With senior-friendly technology, there is no need for a senior to risk breaking social distancing.
It is important for clinicians pay close attention to the mental health of the elderly as a growing number of state and regional directives to shelter in place because of the COVID-19 pandemic.
Currently, there are more than 50 million Americans aged 65 years and older. Physical distancing during this public health crisis is essential in preventing the spread of the virus, but it can come at a high cost to seniors’ mental health and well-being, resulting in loneliness, anxiety, depression, and cognitive problems.
There are now more than 84,000 cases of coronavirus in the United States; and the CDC reports that about 80% of deaths associated with the disease have been in those 65 years of age or older1. Senior citizens have been at the highest risk rate for serious disease and death.. While the negative symptoms and danger of Covid-19 are quite clear, the global pandemic also puts the mental health and overall physical fitness of seniors at risk.
As more and more countries begin to lock themselves down and set up quarantines, individuals both young and old are forced into practicing social distancing and physical isolation. With close to a third of US seniors already living alone at home and the recent increased need for social distancing5, the risk of negative physical and mental health effects from social isolation for seniors has never been higher. Technology plays a key role in fighting the dangers of social isolation by offering a variety of avenues for individuals to be connected socially both locally and around the world, as well as providing other mental and physical benefits. While younger generations have taken to increasing their screen time and are using technology to adapt to the changing circumstances2, seniors who typically encounter more barriers when using modern technology 3,4 are finding it more difficult to adapt. However, there are a variety of technology-based options and senior-friendly devices available now that can help elderly individuals get through the Covid-19 global pandemic. Here are some ways that technology can help seniors deal with social and physical isolation.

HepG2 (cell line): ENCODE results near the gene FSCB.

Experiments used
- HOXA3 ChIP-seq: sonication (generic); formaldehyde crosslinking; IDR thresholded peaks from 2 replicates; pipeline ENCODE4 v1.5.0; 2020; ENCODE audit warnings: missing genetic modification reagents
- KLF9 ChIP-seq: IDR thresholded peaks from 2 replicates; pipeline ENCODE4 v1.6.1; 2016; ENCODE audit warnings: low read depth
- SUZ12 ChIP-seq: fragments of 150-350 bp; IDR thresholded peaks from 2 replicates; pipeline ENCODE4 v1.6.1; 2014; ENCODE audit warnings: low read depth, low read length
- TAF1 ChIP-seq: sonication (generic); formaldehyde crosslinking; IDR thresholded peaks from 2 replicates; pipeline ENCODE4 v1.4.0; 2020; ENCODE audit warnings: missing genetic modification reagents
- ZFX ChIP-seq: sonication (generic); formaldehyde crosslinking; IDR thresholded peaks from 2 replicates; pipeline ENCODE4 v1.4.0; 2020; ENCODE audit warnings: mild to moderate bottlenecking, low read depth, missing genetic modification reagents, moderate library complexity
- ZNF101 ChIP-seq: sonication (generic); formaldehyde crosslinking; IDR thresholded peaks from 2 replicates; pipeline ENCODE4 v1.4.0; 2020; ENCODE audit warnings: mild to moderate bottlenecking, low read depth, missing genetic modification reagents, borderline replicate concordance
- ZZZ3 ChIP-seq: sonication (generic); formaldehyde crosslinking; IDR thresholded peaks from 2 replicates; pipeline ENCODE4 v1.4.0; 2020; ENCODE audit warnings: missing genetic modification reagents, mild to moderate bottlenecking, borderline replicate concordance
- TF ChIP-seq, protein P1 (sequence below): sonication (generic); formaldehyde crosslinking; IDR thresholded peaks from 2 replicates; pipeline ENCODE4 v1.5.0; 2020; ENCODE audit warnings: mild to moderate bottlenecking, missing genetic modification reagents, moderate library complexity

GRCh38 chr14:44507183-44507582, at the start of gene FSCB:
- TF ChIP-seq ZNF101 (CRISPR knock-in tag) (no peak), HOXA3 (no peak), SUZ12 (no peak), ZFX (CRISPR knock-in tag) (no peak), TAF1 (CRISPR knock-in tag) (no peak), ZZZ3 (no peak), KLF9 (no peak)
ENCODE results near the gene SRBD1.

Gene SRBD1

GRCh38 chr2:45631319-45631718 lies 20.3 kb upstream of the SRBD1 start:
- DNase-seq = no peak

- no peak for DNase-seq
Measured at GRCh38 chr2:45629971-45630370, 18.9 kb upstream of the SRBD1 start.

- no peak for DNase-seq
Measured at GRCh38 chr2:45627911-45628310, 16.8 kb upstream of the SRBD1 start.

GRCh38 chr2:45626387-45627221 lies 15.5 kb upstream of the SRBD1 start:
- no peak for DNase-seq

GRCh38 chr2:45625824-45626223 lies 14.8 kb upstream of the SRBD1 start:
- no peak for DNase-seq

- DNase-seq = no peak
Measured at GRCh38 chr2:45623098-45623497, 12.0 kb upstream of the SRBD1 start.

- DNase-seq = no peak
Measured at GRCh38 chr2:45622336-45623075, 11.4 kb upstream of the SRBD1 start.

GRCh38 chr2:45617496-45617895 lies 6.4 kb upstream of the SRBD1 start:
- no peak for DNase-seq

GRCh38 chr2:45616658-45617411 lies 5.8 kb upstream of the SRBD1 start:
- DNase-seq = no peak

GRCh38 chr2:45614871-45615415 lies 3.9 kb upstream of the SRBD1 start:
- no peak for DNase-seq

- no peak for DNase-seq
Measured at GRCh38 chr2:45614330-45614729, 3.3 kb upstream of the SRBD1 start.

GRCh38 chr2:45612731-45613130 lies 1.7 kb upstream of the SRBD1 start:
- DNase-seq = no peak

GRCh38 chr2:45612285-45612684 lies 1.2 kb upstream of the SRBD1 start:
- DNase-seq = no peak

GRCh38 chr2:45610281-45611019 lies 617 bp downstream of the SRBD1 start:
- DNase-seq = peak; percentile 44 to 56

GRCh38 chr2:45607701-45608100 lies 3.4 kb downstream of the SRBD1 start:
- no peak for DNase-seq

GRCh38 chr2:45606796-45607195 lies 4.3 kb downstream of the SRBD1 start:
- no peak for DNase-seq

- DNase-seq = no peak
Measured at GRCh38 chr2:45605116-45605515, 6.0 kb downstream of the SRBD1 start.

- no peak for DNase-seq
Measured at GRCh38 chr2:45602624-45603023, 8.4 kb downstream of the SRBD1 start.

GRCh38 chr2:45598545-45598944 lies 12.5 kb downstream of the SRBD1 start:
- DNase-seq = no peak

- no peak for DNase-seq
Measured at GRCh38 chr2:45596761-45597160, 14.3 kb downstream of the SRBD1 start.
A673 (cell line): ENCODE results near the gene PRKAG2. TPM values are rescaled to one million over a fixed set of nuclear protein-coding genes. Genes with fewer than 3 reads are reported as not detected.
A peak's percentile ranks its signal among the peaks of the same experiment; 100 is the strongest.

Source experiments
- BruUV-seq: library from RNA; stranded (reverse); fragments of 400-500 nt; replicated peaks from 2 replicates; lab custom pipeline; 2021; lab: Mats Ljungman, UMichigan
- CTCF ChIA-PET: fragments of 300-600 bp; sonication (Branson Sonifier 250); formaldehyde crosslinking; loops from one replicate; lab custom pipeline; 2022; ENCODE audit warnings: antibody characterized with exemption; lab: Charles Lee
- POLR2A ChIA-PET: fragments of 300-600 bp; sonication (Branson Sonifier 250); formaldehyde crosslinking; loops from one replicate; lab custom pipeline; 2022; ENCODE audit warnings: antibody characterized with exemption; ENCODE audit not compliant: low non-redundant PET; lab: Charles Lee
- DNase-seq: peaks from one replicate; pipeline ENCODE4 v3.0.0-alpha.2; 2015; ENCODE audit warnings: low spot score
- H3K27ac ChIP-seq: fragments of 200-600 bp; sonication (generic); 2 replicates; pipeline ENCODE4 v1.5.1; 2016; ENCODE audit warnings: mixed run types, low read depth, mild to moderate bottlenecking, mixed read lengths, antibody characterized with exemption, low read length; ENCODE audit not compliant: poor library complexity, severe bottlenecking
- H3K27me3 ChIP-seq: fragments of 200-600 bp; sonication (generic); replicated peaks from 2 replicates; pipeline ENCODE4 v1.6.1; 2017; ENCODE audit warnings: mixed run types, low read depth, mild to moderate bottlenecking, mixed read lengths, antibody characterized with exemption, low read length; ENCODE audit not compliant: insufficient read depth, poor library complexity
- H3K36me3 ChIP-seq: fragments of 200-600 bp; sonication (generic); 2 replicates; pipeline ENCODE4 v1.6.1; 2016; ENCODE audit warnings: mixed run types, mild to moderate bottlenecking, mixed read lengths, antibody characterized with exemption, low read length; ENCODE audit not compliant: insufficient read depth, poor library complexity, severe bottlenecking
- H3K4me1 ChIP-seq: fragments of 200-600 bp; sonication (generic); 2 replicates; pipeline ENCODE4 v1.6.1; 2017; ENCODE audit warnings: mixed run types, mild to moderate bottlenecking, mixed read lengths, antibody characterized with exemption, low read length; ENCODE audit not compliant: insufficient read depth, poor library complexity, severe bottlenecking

A technology that has recently boomed due to the recent global increase of social distancing and remote work is video calling 6. It seems nowadays that every mainstream social media messaging service such as Facebook, WhatsApp, and Skype offer video calling functionality. However, for seniors, accessing these applications through devices like a computer, tablet or smartphone can be a challenge and a downright frustrating process. Senior-friendly devices such as the Jitterbug 2, a smartphone for seniors, helps elderly individuals to overcome technological barriers by providing an accessible and affordable smartphone solution to phone calling and video calling. For seniors who prefer a larger screen when video calling family and friends, the Sirona.TV, a smart TV for seniors, also offers video calling functionality and is a great at-home option.
TV video calling from home with Sirona.TV
Social media in general is also a great way for seniors to connect with loved ones from a distance and has been increasing in popularity among the elderly7. Personally, my grandmother loves being able to look up photos of distant friends and chat with them through Facebook. While seniors may be hesitant to share their own information by posting on social media, platforms like Twitter are also great ways to keep up to date with the latest news and receive different public services announcements both locally and at a national level.
While social media and video meetings are excellent ways for seniors to stay in touch with those close to them, there are likely times when their family and friends are unavailable to chat, especially with more individuals needing to start working remotely from home. However, virtual assistants like Amazon’s Alexa have proven to not only great help seniors with their daily tasks but also to promote independence and to provide a sense of companionship for seniors 8, 9. While the more popular virtual assistants such as Alexa and Google Home are designed for more general audiences, the Sirona.TV features its own elderly-friendly virtual companion which is like Alexa for Seniors.